The Rise of the New IPO: SPACs

The traditional route for a company to go public is through an initial public offering (IPO). This is a long process whereby companies are required by the Securities and Exchange Commission (SEC) in the US or the Financial Conduct Authority (FCA) in the UK to disclose extensive financial and business information. More recently, an alternate method of flotation has gained popularity; merging with a Special Purpose Acquisition Company (SPAC). SPACs have no commercial operations; they are ‘blank cheque’ companies with the sole aim of acquiring, or merging with, another company, the target, to take public. The growth of this method offers benefits to companies that are planning to go public, specifically a shorter timeline and lower costs. However, investors must be alert to the lower levels of due diligence undertaken and any potential issues this fails to unearth.


Prior to acquiring the target, the SPAC will undergo its own IPO, which is expedited as the absence of commercial operations means there are no business activities to disclose to the SEC in the process. At this stage, the SPAC does not have to disclose the target company, nor does it have any requirement to have identified a target company. The proceeds from the IPO are then placed in an interest-bearing trust fund, which is untouched until a merger occurs. Before the merger can be completed, investors have to vote in favour of the decision. The target company then gains the SPAC’s ticker symbol and begins trading on the relevant stock exchange whilst the initial investors in the SPAC become shareholders of the target company.


SPACs were first conceived in the 1990s but have remained on the fringes of the financial world. A steady growth in popularity in the first half of the 2000s sharply declined in the lead-up to the 2008 financial crisis. However, since 2016, SPACs have increased in relevance and popularity. In 2016, IPOs of SPACs raised 3.5 billion USD across 13 IPOs. By 2019, 13.6 billion USD was raised in 59 IPOs. This figure subsequently rose to 79 billion USD in 2020 with 242 IPO transactions.


Figure 1: Graph showing the volume of SPAC transactions 2002-2010.


SPACs are direct descendants of the ‘blank cheque corporations’ of the 1980s which were instruments known for scamming investors, to the extent that the US Government passed a federal law to crack down on them. To combat this, when the concept of SPACs was conceived, they included additional safeguards to protect the investor. These safeguards include restrictions on access to capital; the IPO funds are only able to be withdrawn in the case of an investor approved merger or to repay investors. Additionally, SPACs have a liquidation window, whereby, if it did not complete a merger or acquisition within a certain time period, usually two years, it would be forced to dissolve and return the capital, with interest, to public stockholders.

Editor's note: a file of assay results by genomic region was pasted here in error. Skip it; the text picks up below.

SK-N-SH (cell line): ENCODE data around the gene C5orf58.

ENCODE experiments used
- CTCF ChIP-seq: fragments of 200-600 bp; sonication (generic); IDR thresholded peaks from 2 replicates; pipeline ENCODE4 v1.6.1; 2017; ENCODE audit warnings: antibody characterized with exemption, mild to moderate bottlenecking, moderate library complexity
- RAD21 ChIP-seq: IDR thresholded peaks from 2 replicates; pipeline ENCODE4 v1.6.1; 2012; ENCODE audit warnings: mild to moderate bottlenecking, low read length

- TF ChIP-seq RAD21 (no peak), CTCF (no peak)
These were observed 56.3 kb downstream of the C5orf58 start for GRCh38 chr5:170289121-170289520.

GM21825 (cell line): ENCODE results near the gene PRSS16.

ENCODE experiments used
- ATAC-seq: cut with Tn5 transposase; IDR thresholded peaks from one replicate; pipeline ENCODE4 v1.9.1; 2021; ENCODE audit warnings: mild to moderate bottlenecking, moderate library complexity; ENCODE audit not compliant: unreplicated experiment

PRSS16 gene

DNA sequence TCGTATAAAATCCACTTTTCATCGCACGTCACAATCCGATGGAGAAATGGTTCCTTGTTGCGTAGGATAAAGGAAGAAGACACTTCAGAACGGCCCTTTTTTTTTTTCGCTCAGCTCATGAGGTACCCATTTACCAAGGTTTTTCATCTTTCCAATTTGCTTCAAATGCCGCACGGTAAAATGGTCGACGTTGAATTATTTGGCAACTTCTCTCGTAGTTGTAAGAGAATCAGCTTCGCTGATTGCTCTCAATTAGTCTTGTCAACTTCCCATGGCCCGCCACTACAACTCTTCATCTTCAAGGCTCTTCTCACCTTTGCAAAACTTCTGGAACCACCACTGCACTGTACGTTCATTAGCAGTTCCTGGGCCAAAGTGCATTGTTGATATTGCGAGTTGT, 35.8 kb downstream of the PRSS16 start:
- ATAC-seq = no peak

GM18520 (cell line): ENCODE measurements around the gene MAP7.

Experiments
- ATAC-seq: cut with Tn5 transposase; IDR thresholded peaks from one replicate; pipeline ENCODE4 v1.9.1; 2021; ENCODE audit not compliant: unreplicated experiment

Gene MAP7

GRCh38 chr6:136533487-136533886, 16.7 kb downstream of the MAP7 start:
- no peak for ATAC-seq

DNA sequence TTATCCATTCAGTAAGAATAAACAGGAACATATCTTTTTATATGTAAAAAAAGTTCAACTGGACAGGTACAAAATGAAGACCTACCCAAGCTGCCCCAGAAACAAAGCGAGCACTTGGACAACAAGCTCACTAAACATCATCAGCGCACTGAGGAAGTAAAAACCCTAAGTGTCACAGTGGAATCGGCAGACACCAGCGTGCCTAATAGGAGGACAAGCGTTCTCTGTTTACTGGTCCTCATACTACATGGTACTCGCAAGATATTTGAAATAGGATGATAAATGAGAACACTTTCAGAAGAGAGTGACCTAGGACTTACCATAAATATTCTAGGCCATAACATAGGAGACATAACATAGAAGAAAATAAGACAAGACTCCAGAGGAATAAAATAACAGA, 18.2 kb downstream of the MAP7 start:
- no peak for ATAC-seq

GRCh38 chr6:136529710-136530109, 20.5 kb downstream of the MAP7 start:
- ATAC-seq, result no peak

Despite these safety measures, the recent sharp rise observed only started to begin once significant banks such as Goldman Sachs, Credit Suisse and Deutsche Bank began underwriting SPAC IPOs and dealing with these companies directly. These investment banks legitimised the SPAC method and encouraged less sophisticated retail investors to use SPACs as a way of generating returns in a low interest rate environment.


Luminar Technologies, a Texas based company specialised in creating advanced technology for autonomous vehicles, merged with Gores Metropoulos Inc. (a SPAC) in a deal valued at 3.4 billion USD in 2020. On December 3rd, 2020, after shareholders approved the deal, Luminar began trading on the Nasdaq under the ticker symbol LAZR. The CEO, Austin Russell, became the youngest self-made billionaire and vehemently defended the SPAC method of listing. “You go through the whole process end to end in four months, as opposed to having to spend huge amounts of time and distractions for the better part of a year or two.” Whilst the shortened timeline and reduced regulatory demands offers benefits, Russell did admit that Luminar Technologies waited until other businesses successfully listed using SPACs before committing.


Conversely, 2020’s SPAC listing of electric vehicle manufacturer Nikola offers a prime example of the potential risks this method can entail. Several months after the floatation, a report into the company discovered fraud within Nikola alongside a chequered history of its CEO, Trevor Milton. Professor Usha Rodrigues, of the University of Georgia School of Law, states “the flip side of making things easier for companies is inevitably the risk of fraud to investors go[ing] up.” The merger with the SPAC required a limited disclosure of company information leading to the past issues not being highlighted pre-public trading – the subsequent 64% share price reduction (from its peak) indicates the externalities that investors can suffer as a result of the SPAC method.


The first month of 2021 has seen the rise of SPACs continue. On January 25th, SPACs struck mergers worth 15 billion USD in a single day. David Solomon, CEO of Goldman Sachs, predicts that the rate of increase of these SPACs cannot continue. However, as the stock market continues to rise and retail investors participate at an increasing rate, SPACs could become a primary method of listing. They provide an express route to public stock exchanges and entail lower due diligence costs. Yet the primary risk is that SPACs enable companies to list that would otherwise be flagged in an IPO process. If SPACs become common, individual investors must alert themselves to this issue and ensure that their own due diligence is adequate to unearth any potential issues.


By Andrew Hopkins

Sector Head: James Float

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